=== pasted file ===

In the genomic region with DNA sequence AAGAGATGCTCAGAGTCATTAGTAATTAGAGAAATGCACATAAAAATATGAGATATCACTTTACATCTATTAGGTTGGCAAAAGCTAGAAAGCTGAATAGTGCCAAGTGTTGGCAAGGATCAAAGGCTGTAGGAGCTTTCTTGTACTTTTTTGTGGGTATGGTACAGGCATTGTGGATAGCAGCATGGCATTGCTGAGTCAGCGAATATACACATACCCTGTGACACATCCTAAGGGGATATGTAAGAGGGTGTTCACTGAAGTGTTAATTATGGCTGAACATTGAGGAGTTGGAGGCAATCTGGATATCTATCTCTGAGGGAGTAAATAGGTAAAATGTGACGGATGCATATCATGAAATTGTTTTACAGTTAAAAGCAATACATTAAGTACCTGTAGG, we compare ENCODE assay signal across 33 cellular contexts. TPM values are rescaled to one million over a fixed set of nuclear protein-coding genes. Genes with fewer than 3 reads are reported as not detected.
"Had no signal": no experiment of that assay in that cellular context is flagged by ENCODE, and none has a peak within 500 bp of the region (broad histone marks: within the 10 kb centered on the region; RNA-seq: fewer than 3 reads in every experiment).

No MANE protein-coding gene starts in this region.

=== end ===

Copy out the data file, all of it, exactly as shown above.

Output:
In the genomic region with DNA sequence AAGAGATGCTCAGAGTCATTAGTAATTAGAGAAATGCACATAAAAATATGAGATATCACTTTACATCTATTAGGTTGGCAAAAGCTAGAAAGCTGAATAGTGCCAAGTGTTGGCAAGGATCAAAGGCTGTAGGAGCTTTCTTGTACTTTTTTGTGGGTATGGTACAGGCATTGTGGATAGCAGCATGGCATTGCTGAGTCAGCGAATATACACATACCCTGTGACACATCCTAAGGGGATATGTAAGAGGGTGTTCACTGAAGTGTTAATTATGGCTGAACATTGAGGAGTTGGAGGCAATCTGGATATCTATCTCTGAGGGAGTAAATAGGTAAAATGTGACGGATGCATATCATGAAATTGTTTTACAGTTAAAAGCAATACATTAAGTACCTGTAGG, we compare ENCODE assay signal across 33 cellular contexts. TPM values are rescaled to one million over a fixed set of nuclear protein-coding genes. Genes with fewer than 3 reads are reported as not detected.
"Had no signal": no experiment of that assay in that cellular context is flagged by ENCODE, and none has a peak within 500 bp of the region (broad histone marks: within the 10 kb centered on the region; RNA-seq: fewer than 3 reads in every experiment).

No MANE protein-coding gene starts in this region.